Guy had always liked to write. One letter included a poem with the instruction, "read it once and throw it in the waste paper basket."
There's a little girl I'm loving far across the sea,
I can see her in the shadows stretching forth her arms to me;
As she stood that night of all nights with a smile so sweet and rare,
Bidding goodbye to a soldier bound to do his bit o'er there.
In late September, Guy returned to his unit, anxious to see his friends, and most anxious to get his mail.: "Just try to imagine me when I again see the handwriting that has been denied me since July 13, the handwriting, the author of which is more than life itself to me and the messages conveyed are more than food and drink."
He was to be with Company H only for a short time; the Army had recognized leadership qualities in Corporal Day and decided to send him to some kind of officer-candidate school somewhere in France.
By October, Guy had begun thinking about the end of the war. He was "rather pessimistic and have the idea in the back of my head that fighting will still be continuing next spring."
His letter dated Nov. 10 had no hint that the Germans would surrender the next day. He continued his rant about the mail service and reported that the Army did not plan to serve turkey on Thanksgiving. He had watched an inter-company football game, compared it to Pitt football games and missed the "color in the crowd that can only be supplied by the feminine half of this big world."
With the cessation of hostilities, he stayed in France. Did he volunteer for extended duty? Did he stay because of his status as an officer-in-training? His letters give no hint and were still subject to some amount of censorship.
With his friends on their way home and more leisure time, he thought about a military career but decided against it. Clearly he planned marriage:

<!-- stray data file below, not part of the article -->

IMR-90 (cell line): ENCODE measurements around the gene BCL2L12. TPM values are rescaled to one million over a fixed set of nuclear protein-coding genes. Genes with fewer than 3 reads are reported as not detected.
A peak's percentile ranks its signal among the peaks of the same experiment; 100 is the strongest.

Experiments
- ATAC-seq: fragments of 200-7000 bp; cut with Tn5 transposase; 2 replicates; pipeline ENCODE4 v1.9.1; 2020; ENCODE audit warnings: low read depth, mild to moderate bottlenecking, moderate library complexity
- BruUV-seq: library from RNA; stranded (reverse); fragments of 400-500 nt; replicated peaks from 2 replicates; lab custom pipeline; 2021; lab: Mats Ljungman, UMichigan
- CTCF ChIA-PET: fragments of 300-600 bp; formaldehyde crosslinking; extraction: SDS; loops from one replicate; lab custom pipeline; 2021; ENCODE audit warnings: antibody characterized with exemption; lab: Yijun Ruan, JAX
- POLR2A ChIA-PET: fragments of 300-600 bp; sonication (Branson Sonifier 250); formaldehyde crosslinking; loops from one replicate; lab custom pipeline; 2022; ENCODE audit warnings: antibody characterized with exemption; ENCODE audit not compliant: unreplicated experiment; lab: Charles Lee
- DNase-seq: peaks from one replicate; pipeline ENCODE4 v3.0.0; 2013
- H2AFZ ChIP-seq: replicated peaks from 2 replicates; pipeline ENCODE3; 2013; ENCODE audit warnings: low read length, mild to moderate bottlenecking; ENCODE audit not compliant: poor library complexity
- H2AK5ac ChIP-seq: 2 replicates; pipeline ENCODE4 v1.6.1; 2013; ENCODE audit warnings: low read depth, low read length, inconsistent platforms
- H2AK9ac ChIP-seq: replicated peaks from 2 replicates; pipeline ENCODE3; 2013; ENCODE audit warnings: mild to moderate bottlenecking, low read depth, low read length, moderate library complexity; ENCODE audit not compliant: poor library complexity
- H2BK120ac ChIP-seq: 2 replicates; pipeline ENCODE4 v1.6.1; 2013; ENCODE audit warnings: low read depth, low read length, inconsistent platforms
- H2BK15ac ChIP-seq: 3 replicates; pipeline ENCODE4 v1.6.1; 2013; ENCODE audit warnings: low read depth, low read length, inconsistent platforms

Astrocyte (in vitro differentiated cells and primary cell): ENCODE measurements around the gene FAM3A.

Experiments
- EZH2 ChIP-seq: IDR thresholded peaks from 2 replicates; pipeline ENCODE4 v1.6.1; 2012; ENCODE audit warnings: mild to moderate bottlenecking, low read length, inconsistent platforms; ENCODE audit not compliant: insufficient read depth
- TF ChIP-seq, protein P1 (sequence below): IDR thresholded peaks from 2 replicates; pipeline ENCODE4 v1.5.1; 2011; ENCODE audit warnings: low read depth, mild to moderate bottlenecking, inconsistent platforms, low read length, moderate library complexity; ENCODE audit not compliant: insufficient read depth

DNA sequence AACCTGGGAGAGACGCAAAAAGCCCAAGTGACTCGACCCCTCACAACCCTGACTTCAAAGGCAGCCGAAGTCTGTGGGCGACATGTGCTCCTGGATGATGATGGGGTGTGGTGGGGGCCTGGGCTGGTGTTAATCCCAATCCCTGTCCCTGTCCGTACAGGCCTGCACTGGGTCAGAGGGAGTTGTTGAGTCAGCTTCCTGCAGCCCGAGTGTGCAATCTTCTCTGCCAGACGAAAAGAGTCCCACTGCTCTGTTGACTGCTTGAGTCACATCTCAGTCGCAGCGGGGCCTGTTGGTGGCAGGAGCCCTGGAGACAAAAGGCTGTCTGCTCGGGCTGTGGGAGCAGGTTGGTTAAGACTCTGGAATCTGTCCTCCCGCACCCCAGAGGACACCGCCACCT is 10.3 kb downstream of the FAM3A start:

"A commission would not pay us financially, the length of time we would hold it. And another thing -- it might mean longer service in the states. ... All I think of and want is home, home, sweet sweet home and all that goes with it."+
In December, Guy was sure he'd be home soon. He'd been allowed to withdraw from the officer training course. He tried to sound upbeat, and almost succeeded. He'd last received mail on July 13 and Oct. 6. His pay was seven months in arrears. His sweetheart was probably enjoying holiday parties, and he was unable to send her any kind of Christmas present. "Some of these days I will sail for home and then, and then -- but never mind. I have only my pipe dreams, not even a picture, but I am able to recall to my vision an object of loveliness."
In early January 1919, Guy learned he'd be in France for another six months, assigned to a military police unit, and promoted to sergeant. He had time to visit the local hangouts and enjoy the dance music ("on the rear floor of a café an orchestra of one flute was playing. ... That was my first and hope the last dance I attend as a wall flower.") French food was "excellent chow."